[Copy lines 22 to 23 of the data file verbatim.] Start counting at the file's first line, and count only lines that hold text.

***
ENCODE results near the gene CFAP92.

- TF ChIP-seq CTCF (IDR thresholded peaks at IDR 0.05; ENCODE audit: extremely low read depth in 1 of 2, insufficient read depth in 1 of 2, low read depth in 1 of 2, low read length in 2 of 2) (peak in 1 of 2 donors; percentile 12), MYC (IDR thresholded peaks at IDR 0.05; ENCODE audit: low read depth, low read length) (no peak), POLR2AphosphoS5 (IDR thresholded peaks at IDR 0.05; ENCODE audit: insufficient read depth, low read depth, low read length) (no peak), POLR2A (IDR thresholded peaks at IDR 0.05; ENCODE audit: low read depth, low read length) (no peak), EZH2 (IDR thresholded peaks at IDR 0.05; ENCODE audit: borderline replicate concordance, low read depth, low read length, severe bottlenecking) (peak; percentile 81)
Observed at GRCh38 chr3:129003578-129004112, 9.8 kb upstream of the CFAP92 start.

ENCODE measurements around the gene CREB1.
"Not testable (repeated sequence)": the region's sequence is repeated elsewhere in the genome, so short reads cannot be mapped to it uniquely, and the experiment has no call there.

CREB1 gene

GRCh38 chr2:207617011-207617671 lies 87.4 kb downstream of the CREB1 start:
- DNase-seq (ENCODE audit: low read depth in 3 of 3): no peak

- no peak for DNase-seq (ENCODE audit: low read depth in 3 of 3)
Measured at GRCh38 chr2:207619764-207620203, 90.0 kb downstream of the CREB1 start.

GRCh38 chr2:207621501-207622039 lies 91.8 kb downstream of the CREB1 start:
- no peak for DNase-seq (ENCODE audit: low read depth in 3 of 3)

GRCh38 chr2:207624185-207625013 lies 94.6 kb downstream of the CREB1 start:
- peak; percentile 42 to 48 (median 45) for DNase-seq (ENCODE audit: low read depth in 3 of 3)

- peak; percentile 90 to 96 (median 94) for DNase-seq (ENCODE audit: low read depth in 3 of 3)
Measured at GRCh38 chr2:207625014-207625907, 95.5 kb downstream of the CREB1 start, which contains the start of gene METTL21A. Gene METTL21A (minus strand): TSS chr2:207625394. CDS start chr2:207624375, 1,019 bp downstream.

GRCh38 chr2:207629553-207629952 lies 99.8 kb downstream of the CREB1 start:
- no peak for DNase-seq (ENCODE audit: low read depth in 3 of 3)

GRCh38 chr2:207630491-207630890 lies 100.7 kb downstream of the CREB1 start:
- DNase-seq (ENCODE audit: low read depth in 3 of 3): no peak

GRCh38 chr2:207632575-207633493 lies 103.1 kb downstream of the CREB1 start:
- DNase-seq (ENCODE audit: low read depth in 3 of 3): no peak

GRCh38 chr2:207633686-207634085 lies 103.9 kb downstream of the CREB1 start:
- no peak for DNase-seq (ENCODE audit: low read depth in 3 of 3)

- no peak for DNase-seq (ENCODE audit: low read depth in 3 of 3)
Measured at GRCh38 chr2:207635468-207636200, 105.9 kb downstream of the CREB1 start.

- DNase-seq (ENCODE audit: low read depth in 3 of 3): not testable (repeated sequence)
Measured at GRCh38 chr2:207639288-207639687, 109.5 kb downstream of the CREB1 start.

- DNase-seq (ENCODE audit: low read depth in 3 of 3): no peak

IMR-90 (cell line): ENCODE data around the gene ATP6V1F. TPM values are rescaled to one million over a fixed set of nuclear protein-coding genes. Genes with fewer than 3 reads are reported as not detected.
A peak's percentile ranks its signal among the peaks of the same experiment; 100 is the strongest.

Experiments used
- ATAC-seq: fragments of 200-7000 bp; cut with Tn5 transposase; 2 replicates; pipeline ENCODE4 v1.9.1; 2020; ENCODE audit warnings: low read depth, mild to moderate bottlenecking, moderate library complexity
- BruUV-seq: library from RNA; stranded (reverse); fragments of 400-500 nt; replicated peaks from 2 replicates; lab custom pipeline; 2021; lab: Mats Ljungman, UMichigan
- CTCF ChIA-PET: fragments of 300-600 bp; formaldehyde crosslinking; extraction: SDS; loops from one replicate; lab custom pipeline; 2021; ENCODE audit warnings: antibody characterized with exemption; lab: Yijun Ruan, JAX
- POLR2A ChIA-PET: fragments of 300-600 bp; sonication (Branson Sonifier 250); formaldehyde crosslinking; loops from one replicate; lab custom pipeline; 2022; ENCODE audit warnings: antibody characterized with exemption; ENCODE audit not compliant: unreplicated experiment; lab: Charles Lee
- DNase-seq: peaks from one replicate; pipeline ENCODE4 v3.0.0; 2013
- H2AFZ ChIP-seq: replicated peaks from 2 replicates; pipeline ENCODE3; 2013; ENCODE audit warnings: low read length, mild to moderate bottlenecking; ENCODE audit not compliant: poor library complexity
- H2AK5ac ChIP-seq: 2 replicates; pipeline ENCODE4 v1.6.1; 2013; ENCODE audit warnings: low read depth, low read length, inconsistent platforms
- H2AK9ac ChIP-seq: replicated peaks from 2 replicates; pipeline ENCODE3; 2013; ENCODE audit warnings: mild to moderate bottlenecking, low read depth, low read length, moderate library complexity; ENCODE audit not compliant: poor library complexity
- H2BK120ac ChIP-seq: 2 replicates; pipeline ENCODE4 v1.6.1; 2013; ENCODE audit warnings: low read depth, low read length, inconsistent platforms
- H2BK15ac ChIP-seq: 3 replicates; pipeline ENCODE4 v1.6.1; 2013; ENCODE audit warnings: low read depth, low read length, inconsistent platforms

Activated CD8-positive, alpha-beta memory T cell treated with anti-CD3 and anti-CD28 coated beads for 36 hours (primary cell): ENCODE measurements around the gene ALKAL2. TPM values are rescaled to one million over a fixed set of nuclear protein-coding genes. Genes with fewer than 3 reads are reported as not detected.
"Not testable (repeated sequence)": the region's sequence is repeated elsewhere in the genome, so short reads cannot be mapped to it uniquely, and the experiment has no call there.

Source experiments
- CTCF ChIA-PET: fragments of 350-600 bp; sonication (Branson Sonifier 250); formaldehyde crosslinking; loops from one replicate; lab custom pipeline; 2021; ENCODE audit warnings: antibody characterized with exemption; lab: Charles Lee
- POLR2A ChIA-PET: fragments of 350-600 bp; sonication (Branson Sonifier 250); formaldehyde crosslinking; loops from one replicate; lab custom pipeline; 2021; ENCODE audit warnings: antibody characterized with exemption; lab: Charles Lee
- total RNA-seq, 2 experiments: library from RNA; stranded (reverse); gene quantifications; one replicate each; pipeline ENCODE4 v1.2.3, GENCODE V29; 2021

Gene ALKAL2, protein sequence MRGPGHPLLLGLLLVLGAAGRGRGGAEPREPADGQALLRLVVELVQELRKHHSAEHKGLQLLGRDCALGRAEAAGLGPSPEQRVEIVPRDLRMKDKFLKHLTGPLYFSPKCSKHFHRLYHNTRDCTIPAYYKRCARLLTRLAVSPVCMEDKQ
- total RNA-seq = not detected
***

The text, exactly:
- DNase-seq (ENCODE audit: low read depth in 3 of 3): no peak

GRCh38 chr2:207633686-207634085 lies 103.9 kb downstream of the CREB1 start: